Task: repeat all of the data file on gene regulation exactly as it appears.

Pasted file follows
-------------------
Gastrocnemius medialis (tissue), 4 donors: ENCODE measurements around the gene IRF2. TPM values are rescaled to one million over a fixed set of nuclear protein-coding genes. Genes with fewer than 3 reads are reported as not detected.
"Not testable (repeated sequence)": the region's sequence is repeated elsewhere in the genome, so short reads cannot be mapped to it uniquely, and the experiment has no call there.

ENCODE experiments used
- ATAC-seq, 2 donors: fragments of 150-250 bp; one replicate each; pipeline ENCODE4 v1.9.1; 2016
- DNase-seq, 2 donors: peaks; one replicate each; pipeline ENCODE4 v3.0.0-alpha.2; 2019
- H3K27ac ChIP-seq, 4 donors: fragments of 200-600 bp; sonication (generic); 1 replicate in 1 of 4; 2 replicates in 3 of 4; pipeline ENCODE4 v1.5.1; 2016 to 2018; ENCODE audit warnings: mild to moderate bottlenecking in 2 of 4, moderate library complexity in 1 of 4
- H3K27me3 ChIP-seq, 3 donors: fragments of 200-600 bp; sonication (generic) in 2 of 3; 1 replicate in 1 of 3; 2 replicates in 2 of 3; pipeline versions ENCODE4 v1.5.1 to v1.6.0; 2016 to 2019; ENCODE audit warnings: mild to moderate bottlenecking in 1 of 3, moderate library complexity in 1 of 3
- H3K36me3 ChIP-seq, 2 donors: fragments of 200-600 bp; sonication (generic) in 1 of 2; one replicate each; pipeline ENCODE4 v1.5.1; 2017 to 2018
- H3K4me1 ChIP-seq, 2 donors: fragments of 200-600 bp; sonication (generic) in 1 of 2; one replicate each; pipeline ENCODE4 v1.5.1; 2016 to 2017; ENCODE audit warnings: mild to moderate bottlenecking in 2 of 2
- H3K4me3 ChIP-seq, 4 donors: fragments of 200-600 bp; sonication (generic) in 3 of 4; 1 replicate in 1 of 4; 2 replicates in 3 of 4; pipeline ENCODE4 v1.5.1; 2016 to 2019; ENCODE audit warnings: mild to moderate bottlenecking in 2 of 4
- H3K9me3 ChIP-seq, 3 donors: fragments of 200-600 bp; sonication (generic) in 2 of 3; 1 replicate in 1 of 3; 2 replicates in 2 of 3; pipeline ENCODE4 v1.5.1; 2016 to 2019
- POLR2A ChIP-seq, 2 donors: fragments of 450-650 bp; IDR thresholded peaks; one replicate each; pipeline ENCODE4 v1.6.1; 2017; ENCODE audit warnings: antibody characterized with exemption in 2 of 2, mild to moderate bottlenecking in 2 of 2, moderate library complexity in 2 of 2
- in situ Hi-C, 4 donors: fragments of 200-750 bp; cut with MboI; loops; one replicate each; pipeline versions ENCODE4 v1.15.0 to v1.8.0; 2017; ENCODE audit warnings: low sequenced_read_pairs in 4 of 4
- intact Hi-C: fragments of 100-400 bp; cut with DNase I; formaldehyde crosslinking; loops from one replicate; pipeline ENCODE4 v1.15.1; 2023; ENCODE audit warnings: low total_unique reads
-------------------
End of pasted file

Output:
Gastrocnemius medialis (tissue), 4 donors: ENCODE measurements around the gene IRF2. TPM values are rescaled to one million over a fixed set of nuclear protein-coding genes. Genes with fewer than 3 reads are reported as not detected.
"Not testable (repeated sequence)": the region's sequence is repeated elsewhere in the genome, so short reads cannot be mapped to it uniquely, and the experiment has no call there.

ENCODE experiments used
- ATAC-seq, 2 donors: fragments of 150-250 bp; one replicate each; pipeline ENCODE4 v1.9.1; 2016
- DNase-seq, 2 donors: peaks; one replicate each; pipeline ENCODE4 v3.0.0-alpha.2; 2019
- H3K27ac ChIP-seq, 4 donors: fragments of 200-600 bp; sonication (generic); 1 replicate in 1 of 4; 2 replicates in 3 of 4; pipeline ENCODE4 v1.5.1; 2016 to 2018; ENCODE audit warnings: mild to moderate bottlenecking in 2 of 4, moderate library complexity in 1 of 4
- H3K27me3 ChIP-seq, 3 donors: fragments of 200-600 bp; sonication (generic) in 2 of 3; 1 replicate in 1 of 3; 2 replicates in 2 of 3; pipeline versions ENCODE4 v1.5.1 to v1.6.0; 2016 to 2019; ENCODE audit warnings: mild to moderate bottlenecking in 1 of 3, moderate library complexity in 1 of 3
- H3K36me3 ChIP-seq, 2 donors: fragments of 200-600 bp; sonication (generic) in 1 of 2; one replicate each; pipeline ENCODE4 v1.5.1; 2017 to 2018
- H3K4me1 ChIP-seq, 2 donors: fragments of 200-600 bp; sonication (generic) in 1 of 2; one replicate each; pipeline ENCODE4 v1.5.1; 2016 to 2017; ENCODE audit warnings: mild to moderate bottlenecking in 2 of 2
- H3K4me3 ChIP-seq, 4 donors: fragments of 200-600 bp; sonication (generic) in 3 of 4; 1 replicate in 1 of 4; 2 replicates in 3 of 4; pipeline ENCODE4 v1.5.1; 2016 to 2019; ENCODE audit warnings: mild to moderate bottlenecking in 2 of 4
- H3K9me3 ChIP-seq, 3 donors: fragments of 200-600 bp; sonication (generic) in 2 of 3; 1 replicate in 1 of 3; 2 replicates in 2 of 3; pipeline ENCODE4 v1.5.1; 2016 to 2019
- POLR2A ChIP-seq, 2 donors: fragments of 450-650 bp; IDR thresholded peaks; one replicate each; pipeline ENCODE4 v1.6.1; 2017; ENCODE audit warnings: antibody characterized with exemption in 2 of 2, mild to moderate bottlenecking in 2 of 2, moderate library complexity in 2 of 2
- in situ Hi-C, 4 donors: fragments of 200-750 bp; cut with MboI; loops; one replicate each; pipeline versions ENCODE4 v1.15.0 to v1.8.0; 2017; ENCODE audit warnings: low sequenced_read_pairs in 4 of 4
- intact Hi-C: fragments of 100-400 bp; cut with DNase I; formaldehyde crosslinking; loops from one replicate; pipeline ENCODE4 v1.15.1; 2023; ENCODE audit warnings: low total_unique reads